Technology

How Mattel Can Get Into Your Head


The toy company and others are pioneering technology that links brainwaves to a computer—a feature that may soon be showing up in cars and the workplace

Mattel (MAT) plans to release a game called Mindflex Duel in August, which will let players move a ball through an obstacle course, using only the power of their minds. Opponents at play must use headsets that pick up brainwaves to levitate and move the ball to opposite ends of the board. Mindflex Duel is the next generation of Mattel's popular Mindflex game, which involved a single player moving a ball around an obstacle course. That game, which carried an initial price tag of $80, sold out in less than two months in 2008, says Susan Russo, director of game-play marketing at Mattel. "The response to it was overwhelming," she says. The technology at the base of Mindflex Duel comes from NeuroSky, a closely held company that makes headsets with sensors that can detect electrical brainwaves and process them into digital signals that can control software, games, and other objects. While the technology has existed for decades, Mattel says that NeuroSky's low-cost headsets make it possible to include the features in a game. "In the toy business, the challenge is providing the functionality, keeping the magic, and keeping the cost down," says Stephen Lister, vice-president of audio, chem lab, and electronic research and development at Mattel. Lister says he was initially "underwhelmed" when he saw a demo of NeuroSky's technology at the Consumer Electronics Show in 2006 because the technology was used to control a virtual environment on a PC. "I realized that the real magic was if it was psychokinetic in a physical space—in front of you—with no strings attached." Before long, thought-controlled objects may move far beyond games. "Toys are just the beginning," says NeuroSky Chief Executive Officer Stanley Yang. Future applications may include early detection of Alzheimer's, helping children cope with attention-deficit hyperactivity disorder, and keeping people from falling asleep behind the wheel of an automobile, he says. Bio Sensors to Awaken a Sleepy Driver

NeuroSky is working with several automotive companies on potential safety applications, says Tansy Brook, head of communications at NeuroSky. Brook declines to name the companies, but says one application might be integrating the technology into a car's computer system. NeuroSky's bio sensors could detect when a driver falls asleep, for example, and that could prompt the car to make a loud noise to awaken the driver. Brook estimates that it will be four years to five years before consumers see such a technology in vehicles. Researchers in Germany are working on their own mind-controlled auto technology. In February, scientists at Autonomous Labs at the Freie Universität in Berlin demonstrated a car that was driven by a person's thoughts. The team hooked up a headset from Emotiv, which competes with NeuroSky, to its own software controlling a Volkswagen (VOW:GR) Passat equipped with navigational sensors, cameras, and GPS technology. Wearing the headset, the driver was able to instruct the car to turn left and right and to accelerate and slow down, using only his thoughts. It may not be long before mind-controlled software makes its way into the office, too. Already software called Mind Mouse, which works with the Emotiv headset, is available from Mind Technologies (JEDM) for $99. The software lets users navigate a computer, click to open programs, and compose and send e-mail—using only thought. In the future, employees may be required to wear similar headsets so companies can see how focused they are on their work, says Aaron Dignan, author of Game Frame, a recently published book that looks at elements of game design in the workplace. "At work, employers will ask: 'How many people in my office today are engaged, bored, or thinking about other stuff?'" Anyone who finds that future a bit Orwellian may take comfort in the fact that at least for now, mind-control technology is still mainly limited to games.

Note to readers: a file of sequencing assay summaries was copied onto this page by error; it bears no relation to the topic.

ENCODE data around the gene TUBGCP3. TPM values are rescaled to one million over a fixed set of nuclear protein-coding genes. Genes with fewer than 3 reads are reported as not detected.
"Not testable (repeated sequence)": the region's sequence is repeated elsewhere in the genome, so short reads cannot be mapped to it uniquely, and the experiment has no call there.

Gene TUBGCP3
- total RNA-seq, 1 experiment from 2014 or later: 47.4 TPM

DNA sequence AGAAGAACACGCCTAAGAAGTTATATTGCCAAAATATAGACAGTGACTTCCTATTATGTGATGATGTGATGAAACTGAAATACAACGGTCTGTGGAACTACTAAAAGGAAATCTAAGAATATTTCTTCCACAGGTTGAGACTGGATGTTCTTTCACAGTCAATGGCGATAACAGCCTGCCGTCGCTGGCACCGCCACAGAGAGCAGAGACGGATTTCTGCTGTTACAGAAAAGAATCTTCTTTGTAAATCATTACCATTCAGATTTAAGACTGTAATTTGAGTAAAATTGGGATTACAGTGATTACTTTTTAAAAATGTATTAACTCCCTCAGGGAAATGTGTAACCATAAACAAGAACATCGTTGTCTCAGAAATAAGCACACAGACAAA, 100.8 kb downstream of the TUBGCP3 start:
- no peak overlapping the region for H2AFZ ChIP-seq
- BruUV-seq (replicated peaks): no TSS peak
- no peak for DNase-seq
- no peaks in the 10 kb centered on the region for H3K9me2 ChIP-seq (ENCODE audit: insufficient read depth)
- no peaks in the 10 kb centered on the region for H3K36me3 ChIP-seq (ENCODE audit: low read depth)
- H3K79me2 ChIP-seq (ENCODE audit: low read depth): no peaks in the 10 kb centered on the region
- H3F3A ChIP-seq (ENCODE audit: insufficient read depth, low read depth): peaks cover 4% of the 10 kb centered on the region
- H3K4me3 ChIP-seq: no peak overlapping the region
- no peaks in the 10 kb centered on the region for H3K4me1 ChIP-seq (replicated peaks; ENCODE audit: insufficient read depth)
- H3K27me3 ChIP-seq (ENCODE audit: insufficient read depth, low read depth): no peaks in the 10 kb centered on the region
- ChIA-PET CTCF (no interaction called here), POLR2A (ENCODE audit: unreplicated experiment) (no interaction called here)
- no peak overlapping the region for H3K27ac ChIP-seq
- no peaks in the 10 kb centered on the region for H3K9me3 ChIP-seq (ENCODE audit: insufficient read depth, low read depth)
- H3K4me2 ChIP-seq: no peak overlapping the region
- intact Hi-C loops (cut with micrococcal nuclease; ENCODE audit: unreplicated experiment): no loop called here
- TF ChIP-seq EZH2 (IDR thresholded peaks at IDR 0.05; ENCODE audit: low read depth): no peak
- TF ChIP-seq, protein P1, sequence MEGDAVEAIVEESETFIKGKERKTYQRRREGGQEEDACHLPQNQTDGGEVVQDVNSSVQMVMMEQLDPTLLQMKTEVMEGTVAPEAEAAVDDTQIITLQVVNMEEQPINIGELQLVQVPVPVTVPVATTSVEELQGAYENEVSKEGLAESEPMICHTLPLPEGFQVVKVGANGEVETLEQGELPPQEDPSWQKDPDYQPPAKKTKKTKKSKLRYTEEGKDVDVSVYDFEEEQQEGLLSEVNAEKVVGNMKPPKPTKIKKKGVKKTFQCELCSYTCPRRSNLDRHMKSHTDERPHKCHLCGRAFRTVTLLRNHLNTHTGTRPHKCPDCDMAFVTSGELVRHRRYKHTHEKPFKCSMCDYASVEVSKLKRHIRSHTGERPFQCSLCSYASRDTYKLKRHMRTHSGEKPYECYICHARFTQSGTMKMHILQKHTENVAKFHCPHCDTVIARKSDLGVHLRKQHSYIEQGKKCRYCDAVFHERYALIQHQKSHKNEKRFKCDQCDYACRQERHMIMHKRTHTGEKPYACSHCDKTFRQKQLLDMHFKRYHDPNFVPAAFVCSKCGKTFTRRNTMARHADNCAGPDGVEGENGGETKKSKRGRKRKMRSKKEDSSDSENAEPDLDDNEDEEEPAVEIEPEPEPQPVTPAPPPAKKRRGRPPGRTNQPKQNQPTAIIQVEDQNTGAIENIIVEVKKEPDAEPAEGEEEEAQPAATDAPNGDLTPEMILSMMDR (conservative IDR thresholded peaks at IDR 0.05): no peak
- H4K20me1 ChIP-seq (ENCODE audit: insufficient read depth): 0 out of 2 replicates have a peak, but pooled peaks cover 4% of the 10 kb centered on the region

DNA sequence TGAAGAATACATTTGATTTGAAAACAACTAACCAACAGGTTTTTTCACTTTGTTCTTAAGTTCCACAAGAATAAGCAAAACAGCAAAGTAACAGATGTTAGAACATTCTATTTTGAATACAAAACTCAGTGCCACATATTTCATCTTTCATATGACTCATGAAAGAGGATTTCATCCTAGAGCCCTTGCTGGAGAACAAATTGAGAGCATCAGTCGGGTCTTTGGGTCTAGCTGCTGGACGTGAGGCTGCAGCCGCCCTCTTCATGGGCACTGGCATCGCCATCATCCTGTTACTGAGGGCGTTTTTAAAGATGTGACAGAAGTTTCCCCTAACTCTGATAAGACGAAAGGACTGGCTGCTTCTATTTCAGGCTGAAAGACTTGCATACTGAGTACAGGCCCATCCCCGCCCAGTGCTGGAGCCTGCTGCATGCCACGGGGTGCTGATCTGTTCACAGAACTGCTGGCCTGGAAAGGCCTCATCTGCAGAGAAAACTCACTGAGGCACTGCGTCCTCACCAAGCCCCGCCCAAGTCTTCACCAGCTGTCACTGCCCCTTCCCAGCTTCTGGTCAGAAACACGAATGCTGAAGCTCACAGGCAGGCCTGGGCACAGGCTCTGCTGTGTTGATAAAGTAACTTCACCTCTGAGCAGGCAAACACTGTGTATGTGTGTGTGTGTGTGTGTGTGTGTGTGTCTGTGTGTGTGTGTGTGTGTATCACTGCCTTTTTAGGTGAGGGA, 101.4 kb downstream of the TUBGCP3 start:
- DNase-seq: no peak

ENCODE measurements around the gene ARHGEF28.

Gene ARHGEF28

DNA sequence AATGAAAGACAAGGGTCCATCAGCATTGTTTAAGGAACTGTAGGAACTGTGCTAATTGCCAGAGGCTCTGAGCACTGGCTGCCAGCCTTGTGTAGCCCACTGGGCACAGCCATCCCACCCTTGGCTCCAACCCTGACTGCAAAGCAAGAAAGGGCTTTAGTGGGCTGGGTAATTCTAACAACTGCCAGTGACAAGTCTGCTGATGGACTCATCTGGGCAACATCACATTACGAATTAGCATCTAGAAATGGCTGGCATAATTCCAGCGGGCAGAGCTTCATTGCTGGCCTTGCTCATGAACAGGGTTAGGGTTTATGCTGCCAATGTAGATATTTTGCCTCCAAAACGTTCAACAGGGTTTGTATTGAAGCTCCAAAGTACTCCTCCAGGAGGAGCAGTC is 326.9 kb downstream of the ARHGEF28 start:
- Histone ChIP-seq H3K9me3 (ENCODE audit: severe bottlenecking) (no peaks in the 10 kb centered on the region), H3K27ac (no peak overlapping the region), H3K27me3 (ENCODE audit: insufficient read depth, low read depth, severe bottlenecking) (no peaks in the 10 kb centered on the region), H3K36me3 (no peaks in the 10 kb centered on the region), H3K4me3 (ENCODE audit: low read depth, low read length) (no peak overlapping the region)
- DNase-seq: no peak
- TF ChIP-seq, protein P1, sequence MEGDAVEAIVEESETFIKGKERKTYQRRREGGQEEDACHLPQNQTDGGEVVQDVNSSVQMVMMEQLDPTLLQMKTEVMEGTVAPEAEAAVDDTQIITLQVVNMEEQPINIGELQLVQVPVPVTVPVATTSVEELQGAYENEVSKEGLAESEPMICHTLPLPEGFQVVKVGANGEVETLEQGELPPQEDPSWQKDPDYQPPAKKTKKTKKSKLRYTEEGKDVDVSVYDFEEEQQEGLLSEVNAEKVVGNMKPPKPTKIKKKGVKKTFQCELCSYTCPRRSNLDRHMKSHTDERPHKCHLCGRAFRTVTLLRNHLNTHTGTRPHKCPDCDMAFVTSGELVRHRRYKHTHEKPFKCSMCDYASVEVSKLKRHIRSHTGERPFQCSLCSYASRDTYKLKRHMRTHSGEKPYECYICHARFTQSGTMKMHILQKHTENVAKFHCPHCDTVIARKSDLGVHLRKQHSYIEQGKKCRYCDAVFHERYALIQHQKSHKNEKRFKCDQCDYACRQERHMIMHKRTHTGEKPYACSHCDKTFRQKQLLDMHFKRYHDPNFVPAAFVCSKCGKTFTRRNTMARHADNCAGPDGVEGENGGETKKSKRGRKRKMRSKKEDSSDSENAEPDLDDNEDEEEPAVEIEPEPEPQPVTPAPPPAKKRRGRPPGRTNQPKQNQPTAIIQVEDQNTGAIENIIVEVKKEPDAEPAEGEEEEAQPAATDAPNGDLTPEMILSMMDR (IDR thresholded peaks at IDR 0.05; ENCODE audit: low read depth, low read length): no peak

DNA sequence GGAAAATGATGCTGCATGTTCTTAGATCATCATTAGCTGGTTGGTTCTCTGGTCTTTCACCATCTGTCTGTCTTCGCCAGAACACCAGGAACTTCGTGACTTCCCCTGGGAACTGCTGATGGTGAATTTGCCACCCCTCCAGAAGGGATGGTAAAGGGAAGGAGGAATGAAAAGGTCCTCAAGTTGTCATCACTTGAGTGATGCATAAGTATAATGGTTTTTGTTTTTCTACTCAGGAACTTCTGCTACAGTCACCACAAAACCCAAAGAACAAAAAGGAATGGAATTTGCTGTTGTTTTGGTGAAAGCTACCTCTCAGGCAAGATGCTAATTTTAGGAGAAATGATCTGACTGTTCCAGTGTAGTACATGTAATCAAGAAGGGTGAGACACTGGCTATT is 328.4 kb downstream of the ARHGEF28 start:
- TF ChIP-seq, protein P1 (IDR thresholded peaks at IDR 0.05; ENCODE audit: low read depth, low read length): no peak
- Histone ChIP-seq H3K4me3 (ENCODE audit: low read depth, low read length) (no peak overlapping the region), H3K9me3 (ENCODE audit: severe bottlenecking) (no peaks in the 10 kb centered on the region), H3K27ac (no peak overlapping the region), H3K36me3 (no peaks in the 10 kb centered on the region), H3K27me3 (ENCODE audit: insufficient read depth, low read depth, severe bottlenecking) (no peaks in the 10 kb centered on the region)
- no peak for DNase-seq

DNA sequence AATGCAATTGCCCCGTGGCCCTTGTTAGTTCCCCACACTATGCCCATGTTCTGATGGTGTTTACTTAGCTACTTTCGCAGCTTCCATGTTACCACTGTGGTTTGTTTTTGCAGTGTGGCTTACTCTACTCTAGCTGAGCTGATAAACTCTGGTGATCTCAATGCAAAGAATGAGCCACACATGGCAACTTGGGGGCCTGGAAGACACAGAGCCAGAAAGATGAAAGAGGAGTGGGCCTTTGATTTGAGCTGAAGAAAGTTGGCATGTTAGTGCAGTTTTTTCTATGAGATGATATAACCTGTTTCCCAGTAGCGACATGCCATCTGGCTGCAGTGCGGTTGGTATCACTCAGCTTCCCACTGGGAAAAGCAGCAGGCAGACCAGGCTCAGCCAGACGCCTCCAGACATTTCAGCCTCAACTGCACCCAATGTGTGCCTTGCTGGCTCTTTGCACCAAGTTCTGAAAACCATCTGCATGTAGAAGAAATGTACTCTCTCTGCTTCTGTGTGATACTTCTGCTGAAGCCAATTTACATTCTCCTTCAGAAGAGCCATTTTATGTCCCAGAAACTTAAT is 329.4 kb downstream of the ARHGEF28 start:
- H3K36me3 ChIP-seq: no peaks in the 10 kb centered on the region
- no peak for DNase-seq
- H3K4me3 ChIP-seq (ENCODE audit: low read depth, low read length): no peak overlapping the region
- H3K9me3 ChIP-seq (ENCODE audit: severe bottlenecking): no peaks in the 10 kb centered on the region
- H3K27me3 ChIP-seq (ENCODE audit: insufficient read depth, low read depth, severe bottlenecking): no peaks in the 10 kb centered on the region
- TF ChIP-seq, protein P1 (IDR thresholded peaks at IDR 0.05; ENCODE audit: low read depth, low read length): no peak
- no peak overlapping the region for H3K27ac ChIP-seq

King is a writer for Bloomberg Businessweek in San Francisco.

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